Remove the backs and glass from eight frames (four 5" x 7", two 8" x 10", and two 11" x 14"). Lightly sand each frame's surface.
Align an 11" x 14" with an 8" x 10" frame. Drill one hole near the top and one near the bottom, through the larger frame and halfway into the smaller; screw together. (The screws you use should correspond with your drill bit. We suggest a 3/32" bit and #6 x ½" wood screws.) Repeat with other 11" x 14" and 8" x 10" frames.
Arrange the two L's you've created. Attach them to each other using the same method described in Step 2 to form the terrarium's base.
Place two 5" x 7" frames facedown. Align a 2" mending plate at each end of the frames, as shown. Drill pilot holes and secure with screws. Repeat with the two remaining frames.
Align the two sets of 5" x 7" frames as shown. Attach a corner bracket inside each end of the eave, using the method described in Step 4.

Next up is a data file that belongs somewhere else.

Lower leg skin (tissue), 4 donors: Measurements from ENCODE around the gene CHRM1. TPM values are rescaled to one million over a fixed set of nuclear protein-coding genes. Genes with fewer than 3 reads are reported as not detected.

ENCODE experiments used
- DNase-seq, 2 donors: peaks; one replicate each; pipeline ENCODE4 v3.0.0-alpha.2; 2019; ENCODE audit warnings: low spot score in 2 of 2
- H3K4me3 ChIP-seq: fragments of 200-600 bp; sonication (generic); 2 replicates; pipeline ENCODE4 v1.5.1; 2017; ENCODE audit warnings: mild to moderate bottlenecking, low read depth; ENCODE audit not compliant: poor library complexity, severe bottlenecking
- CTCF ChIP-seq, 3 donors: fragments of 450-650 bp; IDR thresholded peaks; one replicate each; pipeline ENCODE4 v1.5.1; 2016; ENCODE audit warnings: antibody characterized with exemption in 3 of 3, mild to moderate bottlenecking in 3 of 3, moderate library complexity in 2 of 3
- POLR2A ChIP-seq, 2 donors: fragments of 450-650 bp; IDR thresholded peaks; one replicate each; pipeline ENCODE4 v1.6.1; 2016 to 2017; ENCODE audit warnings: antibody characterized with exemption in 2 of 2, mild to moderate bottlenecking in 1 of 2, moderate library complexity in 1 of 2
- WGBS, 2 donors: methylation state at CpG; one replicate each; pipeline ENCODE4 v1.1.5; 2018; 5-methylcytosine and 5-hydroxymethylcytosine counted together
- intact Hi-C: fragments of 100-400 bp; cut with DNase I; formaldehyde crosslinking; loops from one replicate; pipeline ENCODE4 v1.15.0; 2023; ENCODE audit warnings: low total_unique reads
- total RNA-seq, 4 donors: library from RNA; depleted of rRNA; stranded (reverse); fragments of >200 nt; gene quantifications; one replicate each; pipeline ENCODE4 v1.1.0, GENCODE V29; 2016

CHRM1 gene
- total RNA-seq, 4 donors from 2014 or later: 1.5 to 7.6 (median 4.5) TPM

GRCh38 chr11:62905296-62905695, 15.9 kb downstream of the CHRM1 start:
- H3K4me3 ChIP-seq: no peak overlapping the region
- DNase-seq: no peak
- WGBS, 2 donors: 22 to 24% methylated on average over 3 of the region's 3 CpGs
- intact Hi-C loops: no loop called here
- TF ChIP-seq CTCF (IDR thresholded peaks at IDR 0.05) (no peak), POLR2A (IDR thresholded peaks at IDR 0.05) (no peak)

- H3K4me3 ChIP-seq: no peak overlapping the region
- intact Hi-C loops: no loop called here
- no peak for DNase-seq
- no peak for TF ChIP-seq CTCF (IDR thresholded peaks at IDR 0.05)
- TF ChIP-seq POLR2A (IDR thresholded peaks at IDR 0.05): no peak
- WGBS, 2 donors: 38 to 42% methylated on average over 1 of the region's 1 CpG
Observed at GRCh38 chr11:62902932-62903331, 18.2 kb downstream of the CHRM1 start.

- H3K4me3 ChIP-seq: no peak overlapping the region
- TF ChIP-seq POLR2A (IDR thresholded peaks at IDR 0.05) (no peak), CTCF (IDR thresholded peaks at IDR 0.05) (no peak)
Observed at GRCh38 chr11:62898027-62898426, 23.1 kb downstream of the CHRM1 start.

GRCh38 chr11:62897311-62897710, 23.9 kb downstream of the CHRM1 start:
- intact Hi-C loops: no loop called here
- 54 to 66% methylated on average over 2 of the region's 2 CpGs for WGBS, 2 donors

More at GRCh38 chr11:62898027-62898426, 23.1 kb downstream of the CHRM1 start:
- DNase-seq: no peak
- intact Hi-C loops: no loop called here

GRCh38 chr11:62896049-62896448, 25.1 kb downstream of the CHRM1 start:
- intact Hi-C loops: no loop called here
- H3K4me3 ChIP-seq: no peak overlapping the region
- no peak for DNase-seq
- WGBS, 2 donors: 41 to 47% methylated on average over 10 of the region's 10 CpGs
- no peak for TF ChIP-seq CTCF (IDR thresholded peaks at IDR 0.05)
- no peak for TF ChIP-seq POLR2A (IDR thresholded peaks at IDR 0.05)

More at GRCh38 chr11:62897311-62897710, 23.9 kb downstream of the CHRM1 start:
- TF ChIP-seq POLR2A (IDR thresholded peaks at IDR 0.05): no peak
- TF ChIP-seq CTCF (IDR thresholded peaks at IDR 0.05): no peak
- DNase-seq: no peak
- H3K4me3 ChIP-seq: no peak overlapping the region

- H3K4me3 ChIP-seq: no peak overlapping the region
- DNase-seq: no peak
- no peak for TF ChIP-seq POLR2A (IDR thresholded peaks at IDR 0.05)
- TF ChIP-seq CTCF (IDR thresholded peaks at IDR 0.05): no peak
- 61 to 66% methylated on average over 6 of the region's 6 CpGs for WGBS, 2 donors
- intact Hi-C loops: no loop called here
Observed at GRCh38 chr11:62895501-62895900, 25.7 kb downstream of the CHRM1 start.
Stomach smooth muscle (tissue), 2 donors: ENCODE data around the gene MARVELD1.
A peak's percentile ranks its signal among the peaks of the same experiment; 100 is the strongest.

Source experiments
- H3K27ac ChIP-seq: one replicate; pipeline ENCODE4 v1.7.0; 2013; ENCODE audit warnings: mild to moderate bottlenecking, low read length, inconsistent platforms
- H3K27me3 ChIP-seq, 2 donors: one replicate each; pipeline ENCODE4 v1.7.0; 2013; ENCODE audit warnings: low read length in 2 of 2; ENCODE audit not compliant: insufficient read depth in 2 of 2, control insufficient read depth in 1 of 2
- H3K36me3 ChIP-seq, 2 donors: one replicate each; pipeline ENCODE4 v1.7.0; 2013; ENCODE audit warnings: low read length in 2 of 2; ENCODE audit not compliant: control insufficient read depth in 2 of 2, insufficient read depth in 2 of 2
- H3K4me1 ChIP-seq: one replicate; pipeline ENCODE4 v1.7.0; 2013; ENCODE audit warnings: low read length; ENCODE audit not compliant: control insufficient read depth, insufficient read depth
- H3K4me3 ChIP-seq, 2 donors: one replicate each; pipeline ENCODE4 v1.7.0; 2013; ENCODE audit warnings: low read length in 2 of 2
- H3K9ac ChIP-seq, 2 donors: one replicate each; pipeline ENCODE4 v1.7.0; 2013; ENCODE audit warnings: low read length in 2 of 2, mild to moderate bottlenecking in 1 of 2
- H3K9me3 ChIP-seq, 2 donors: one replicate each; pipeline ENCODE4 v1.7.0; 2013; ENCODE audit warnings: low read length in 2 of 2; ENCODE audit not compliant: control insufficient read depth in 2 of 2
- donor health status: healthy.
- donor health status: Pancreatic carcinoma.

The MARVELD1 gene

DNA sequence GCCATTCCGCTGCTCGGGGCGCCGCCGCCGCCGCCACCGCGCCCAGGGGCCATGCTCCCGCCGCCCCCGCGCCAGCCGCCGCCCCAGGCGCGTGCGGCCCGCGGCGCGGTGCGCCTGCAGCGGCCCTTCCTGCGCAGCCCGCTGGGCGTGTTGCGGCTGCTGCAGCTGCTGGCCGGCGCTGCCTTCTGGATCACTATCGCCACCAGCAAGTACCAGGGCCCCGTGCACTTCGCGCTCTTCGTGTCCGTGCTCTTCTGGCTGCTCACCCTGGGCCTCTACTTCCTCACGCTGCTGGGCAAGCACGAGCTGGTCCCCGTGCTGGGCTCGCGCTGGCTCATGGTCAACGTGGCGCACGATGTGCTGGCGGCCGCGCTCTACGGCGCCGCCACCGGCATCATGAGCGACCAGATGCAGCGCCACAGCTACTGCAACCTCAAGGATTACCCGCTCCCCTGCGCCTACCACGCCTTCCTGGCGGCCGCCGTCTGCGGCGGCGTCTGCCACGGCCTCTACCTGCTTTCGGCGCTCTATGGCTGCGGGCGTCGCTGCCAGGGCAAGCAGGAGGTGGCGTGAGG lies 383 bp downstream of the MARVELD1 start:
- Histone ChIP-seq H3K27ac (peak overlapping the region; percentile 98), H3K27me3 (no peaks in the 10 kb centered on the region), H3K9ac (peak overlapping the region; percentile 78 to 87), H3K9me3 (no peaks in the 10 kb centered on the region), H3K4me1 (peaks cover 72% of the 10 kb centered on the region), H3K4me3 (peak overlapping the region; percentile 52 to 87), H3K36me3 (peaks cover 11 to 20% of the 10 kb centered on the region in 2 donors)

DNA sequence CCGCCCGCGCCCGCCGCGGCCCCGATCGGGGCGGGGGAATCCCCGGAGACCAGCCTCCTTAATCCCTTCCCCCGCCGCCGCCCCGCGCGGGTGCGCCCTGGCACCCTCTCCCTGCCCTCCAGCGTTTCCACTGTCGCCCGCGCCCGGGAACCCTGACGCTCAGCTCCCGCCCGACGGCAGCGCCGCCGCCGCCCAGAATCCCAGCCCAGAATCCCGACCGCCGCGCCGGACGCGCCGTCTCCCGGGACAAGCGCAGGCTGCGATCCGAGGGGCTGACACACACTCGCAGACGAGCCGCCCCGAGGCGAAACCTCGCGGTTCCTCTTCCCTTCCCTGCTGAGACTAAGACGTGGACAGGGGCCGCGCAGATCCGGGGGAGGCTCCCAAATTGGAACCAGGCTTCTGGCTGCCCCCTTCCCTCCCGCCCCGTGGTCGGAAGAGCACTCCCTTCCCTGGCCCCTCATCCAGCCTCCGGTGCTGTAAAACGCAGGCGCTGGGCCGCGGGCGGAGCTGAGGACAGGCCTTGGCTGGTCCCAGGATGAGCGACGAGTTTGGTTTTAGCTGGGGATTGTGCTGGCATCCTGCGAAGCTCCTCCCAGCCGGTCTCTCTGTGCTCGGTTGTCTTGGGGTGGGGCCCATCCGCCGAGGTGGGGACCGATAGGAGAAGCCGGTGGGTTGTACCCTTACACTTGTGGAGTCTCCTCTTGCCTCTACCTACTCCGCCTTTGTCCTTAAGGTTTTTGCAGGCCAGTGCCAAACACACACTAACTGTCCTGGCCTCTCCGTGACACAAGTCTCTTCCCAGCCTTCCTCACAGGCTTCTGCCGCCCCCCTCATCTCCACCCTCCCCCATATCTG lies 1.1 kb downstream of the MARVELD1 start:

Line the resulting roof up with the base, as shown. Place two 1" utility hinges, spaced evenly apart, over the joint where the pieces meet. Drill holes and screw together.
Trace the inside of an eave on paper. Cut out, and trace the resulting triangle onto a piece of ½"-thick plywood. Repeat; then cut the wood.
Fit the cut wood into each end of the roof. Attach by predrilling holes from the outside of the roof into the triangles and securing with screws.
Wearing gloves for safety, smooth wood filler over the terrarium's exterior, filling in the joints and covering the screw holes. Let dry for several hours; then lightly sand.
Paint the piece white. For a distressed finish, apply a dark furniture polish over the paint after it dries. Let sit for a few minutes; then buff off.
Replace the glass from the bottom up. Place hot glue in the corners of each frame, pop the pane in, and run glue around each frame's inside edge.
Lift the terrarium's lid to fit your favorite plants inside. Set by a sunny window and admire how your mini garden grows.